The Dax Centre - Community Arts project

Me in front of a mural I painted as part of my residency at The Dax Centre. 2019

Me in front of a mural I painted as part of my residency at The Dax Centre. 2019

I recently completed a residency at The DAX Centre, a gallery and organisation that has a focus on the exploration and expression of mental health through the arts. The residency was part of a larger group exhibition titled STIGMA: dismantled revealed in which seven other contemporary artists respond to the theme of Stigma in relation the Mental Health.

My response to the theme came from an understanding that the stigma associated with what we term ‘mental illness’ serves to disconnect and isolate people and my belief that there is no answer or need to fix what we term ‘mental illness’, but instead subscribe to the possibility of acceptance and a shift in perspective that can be made possible by creating forums for multimodal dialogue and engagement. I believe that stigma can be reduced by building communities where people can connect, share experiences and create authentic relational interactions that embrace transparency without judgement.

My engagement had two distinct purposes, that on a personal level, inherently fed and influenced each other. One was the development of a body of works on paper, reflective of my embodied response to the ecology of my surroundings, the second was a community built installation made of woven metal and found objects, where I invited visitors to the gallery to sit with me and weave together wire and found objects forming small works of art which were then integrated into the larger installation. I chose weaving as a medium for its long-standing cross-cultural connections to community, the way weaving enables us to engage our hands in rhythmic motion, a simple repetitive engagement with the body, the intention being to offer an adaptive way for participants to engage their senses in the present moment and connect with each other through shared experience. By inviting the participation of others into the art-making process I saw the potential to not only weave materials together but also experiences, time and narratives.

As the piece built, the surfaces and the in-between spaces defining and informing the shape and prescience of the piece. There was an invitation to consider the potential of those in-between spaces that we create in relation to others. How that in-between space, the intersubjective space, can only be known in the context of other people and how the fresh dynamics of human interaction can generate different qualities of experience. Different perspectives, and teach us so much about ourselves.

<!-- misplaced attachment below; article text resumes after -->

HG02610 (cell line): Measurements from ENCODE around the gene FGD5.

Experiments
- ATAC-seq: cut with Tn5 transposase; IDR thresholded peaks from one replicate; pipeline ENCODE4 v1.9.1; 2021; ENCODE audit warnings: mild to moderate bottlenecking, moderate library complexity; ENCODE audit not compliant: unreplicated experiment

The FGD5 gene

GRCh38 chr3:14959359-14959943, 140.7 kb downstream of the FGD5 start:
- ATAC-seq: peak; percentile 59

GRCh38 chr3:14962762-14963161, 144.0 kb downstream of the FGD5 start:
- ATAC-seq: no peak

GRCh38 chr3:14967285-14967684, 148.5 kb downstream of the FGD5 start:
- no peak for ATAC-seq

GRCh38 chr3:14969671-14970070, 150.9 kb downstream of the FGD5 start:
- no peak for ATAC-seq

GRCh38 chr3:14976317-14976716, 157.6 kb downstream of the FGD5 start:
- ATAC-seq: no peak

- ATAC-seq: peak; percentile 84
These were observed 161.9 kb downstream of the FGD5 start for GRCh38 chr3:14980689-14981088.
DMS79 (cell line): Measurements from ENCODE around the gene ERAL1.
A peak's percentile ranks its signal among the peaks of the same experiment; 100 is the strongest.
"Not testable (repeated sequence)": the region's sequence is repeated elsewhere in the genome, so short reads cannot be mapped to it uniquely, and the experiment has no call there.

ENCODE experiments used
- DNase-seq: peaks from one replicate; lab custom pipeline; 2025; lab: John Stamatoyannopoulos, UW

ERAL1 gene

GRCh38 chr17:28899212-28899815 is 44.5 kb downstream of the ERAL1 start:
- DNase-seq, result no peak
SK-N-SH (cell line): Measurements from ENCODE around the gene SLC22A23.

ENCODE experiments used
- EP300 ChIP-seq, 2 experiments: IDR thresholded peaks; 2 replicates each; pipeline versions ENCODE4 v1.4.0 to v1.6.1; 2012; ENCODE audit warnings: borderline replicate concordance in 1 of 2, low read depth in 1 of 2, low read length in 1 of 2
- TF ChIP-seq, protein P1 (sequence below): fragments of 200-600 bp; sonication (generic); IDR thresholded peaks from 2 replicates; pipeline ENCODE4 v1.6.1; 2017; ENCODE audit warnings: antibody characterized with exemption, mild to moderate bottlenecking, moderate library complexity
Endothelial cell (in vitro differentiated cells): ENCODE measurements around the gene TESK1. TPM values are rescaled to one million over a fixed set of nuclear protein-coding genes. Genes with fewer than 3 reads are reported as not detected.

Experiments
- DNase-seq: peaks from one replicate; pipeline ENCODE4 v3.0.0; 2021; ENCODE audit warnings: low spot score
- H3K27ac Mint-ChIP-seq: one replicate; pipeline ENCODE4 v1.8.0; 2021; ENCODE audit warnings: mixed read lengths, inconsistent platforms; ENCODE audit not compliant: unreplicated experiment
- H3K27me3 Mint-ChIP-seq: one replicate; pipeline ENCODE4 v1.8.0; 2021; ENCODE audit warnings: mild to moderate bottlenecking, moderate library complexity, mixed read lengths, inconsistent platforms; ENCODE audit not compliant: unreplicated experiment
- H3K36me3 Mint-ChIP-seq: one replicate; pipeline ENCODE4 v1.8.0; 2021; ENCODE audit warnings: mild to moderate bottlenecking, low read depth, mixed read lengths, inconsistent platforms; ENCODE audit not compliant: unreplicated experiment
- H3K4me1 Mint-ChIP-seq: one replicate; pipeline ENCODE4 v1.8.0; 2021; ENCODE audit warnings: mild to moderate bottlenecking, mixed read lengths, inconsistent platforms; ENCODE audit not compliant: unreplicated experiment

When I consider the terms we are given to use; ‘mental illness’ and ‘mental health’ I’m left with an image of two fixed and opposing terms. Like a binary division, you’re on one side or the other. Yet my view is that Mental Health is extremely heterogeneous - it looks different for everyone. I see that these terms exist at different stages of a continuum, a continuum that we all inhabit, and are frequently moving along in bidirectional ways.
I feel that art can be deeply personal, but is universally relatable. It holds the potential to bring people together in profound ways and express ideas about our shared humanity.

Art allows for the expression of multiple interpretations of the world simultaneously and finding ways to share art helps us understand that we are all participatory sentient beings, who experience the world and make meaning in the context of our connection to each other.

I feel that Art has the capacity to hold, lead and generate new thoughts and connections through the process of creating, as the creative process is naturally imbued with a sense of curiosity. My hope for this residency was to use the art-making process to engage and enhance the curiosity of others, to find a way to connect and share our experiences.

There were over six hundred visitors to the exhibition in the five weeks I spent in residency around sixty of those visitors engaged in this collaborative art-making project and countless others sat with me exploring their experiences through conversation. This work is a recognition of how those multiple voices interlaced and formed a collective experience. It embraces the infinitely variable possibilities of a polymorphic narrative and the relevance of different perspectives on experience.

By weaving together all the works made in small moments with people, I wanted to highlight the way we can communicate as equals, the way this mix enhances us all, in the hope that we can begin to meet ourselves and each other at the edges of our varied and shifting experience with understanding and compassionate acceptance, in the absence of stigma.

Compassion is not a relationship between the healer and the wounded. It’s a relationship between equals. Only when we know our own darkness well can we be present with the darkness of others. Compassion becomes real when we recognise our shared humanity.
— Pam Chödrön ‘The places that scare you’

This work was developed through The DAX Centre Artist Residency Program with the support of the Vizard Foundation.